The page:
A constrained outlook for EU agriculture | Séan Rickard
After some two years of negotiations, agreement was finally reached at the end of September 2013 on yet another ‘reform’ of the Common Agricultural Policy (CAP). The agreement represents little change from current levels or orientation of support. But a continued, perennial dependency on the public purse does not augur well for the agricultural industry’s outlook. The reform process was itself proof of political disquiet as to the effectiveness of the CAP, and amongst academics there is overwhelming condemnation of direct farm payments and widespread doubt regarding the policy’s ability to achieve its diverse, multifunctional objectives. This article explains how the CAP’s current objectives could be better met if direct, area payments to farmers were phased out.
Climate Change: Getting the Policy Right | Séan Rickard
This paper builds on a potential solution; namely, sustainable intensification that has attracted support from a wide cross-section of scientists and technologists. It focusses on two research questions: firstly, to what extent is sustainable intensification a capital-led intensification; and secondly, within the EU, what market-orientated policy reforms are needed to bring about a more capital intensive farming industry. The paper concludes that the phasing out of direct payments would speed structural change, concentrating production on larger scale farms that are in a stronger position to invest in capital-intensive sustainable intensification.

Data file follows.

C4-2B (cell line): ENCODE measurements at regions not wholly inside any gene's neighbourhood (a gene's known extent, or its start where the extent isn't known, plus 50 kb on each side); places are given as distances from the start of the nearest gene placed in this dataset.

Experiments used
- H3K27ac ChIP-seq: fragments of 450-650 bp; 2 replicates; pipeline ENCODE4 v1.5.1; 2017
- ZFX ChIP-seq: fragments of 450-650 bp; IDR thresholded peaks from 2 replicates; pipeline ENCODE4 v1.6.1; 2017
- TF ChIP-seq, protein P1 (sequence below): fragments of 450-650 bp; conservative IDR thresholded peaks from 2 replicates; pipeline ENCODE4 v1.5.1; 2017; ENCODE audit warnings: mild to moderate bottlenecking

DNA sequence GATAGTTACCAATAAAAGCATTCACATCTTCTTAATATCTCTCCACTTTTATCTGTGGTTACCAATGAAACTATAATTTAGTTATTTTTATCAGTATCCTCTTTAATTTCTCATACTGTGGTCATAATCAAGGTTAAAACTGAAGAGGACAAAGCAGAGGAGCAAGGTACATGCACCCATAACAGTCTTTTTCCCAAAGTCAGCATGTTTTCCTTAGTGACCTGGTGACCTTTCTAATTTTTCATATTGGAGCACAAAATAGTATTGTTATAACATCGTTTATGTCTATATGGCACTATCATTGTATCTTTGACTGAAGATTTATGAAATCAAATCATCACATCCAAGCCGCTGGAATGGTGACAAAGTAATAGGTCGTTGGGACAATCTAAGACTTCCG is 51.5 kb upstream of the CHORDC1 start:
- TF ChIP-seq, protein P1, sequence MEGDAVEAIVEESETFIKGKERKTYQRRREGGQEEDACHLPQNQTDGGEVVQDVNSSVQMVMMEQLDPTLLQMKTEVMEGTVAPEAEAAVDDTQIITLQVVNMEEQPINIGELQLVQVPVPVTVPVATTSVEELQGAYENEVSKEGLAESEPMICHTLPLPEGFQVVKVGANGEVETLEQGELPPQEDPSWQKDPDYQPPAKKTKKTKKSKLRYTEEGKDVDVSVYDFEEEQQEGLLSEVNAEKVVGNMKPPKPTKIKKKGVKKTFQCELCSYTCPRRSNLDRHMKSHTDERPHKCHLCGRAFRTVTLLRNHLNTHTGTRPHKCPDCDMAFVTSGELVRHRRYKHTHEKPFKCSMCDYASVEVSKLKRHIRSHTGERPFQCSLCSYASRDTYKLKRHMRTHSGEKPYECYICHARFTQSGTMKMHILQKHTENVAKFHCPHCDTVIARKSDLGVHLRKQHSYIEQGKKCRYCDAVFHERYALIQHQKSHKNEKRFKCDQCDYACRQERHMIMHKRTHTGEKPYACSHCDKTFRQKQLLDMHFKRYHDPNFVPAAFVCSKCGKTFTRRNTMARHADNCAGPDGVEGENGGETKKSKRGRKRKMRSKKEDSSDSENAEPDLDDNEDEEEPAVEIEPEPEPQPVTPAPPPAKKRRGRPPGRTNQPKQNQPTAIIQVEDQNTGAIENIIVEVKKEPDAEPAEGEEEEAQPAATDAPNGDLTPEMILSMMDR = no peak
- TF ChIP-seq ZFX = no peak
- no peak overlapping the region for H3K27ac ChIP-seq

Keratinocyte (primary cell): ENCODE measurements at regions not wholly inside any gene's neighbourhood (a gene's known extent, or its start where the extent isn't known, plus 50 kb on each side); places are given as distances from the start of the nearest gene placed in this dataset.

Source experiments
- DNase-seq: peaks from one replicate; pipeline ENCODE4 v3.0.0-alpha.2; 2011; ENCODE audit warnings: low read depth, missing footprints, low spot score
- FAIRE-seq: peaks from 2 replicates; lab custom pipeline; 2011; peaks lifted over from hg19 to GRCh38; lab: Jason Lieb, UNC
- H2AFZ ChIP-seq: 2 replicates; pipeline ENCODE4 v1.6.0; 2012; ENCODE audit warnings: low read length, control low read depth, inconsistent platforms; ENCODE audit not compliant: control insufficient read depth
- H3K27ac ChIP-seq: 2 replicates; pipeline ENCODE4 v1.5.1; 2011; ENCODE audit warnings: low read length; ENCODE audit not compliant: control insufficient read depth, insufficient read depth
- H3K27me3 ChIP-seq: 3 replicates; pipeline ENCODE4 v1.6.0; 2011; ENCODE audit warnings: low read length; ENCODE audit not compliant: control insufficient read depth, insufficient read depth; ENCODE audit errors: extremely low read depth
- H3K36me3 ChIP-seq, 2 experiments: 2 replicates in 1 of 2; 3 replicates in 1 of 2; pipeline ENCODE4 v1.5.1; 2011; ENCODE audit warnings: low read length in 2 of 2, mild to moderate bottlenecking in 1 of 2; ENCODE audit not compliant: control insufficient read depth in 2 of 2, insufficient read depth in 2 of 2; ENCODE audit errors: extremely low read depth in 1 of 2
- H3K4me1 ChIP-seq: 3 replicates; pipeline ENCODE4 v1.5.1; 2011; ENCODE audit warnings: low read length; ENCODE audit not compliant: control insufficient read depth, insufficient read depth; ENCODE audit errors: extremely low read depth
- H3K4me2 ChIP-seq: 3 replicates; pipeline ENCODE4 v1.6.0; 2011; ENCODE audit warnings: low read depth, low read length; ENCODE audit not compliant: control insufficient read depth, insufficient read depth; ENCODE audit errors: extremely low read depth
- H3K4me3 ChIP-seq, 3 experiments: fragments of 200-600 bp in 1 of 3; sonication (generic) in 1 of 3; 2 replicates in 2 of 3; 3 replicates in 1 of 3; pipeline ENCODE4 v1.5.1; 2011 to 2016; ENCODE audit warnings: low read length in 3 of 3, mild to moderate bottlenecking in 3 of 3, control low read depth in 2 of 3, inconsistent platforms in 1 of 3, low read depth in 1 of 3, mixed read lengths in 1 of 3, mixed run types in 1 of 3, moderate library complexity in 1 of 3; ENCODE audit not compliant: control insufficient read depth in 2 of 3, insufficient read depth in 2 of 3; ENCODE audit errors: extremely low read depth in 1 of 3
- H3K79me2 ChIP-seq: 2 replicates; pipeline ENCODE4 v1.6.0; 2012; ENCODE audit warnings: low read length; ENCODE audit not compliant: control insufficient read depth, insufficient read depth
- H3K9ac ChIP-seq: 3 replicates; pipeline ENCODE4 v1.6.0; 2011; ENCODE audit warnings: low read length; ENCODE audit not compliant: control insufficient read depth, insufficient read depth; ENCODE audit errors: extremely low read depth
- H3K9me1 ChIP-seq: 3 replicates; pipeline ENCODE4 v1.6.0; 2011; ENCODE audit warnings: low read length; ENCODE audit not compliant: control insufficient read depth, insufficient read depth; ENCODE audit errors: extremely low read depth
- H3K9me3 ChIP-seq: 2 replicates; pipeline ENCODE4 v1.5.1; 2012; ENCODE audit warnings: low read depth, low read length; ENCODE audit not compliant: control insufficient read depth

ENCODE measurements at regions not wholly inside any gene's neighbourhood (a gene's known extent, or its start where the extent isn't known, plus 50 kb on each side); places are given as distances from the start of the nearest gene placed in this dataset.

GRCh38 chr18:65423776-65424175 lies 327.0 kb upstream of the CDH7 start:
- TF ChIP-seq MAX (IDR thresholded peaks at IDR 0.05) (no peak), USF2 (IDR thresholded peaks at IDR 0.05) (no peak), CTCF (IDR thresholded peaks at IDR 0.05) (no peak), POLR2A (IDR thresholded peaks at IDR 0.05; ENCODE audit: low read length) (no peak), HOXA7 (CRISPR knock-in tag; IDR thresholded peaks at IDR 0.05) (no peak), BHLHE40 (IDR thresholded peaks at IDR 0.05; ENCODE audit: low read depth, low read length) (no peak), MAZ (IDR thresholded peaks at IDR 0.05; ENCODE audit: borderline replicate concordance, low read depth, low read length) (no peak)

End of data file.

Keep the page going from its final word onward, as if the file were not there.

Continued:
Food Security and Climate Change: The Role of Sustainable Intensification, the Importance of Scale and the CAP (pages 48–53) | Séan Rickard
Food security, the depletion of the world's natural capital and climate change form a trilemma for EU agriculture. This article argues that while reducing food waste and meat consumption can make a contribution, only the widespread adoption of sustainable intensification (SI) – to achieve a step-change in natural resource productivity (NRP) growth – can deliver the necessary increase in output while reducing the industry's demands on the environment and GHG emissions. Maximising the growth of NRP depends not only on advances in plant and animal breeding but also a general transition to precision farming.
International Journal of Agricultural Management | Séan Rickard
An international forum and source of reference for those working in agricultural management and related activities, including social, economic and environmental aspects of food production and rural development.
Breaking Up is Hard to Do | Séan Rickard
Prospects for a reformed agricultural policy’ has just been published in the book Breaking Up is Hard to Do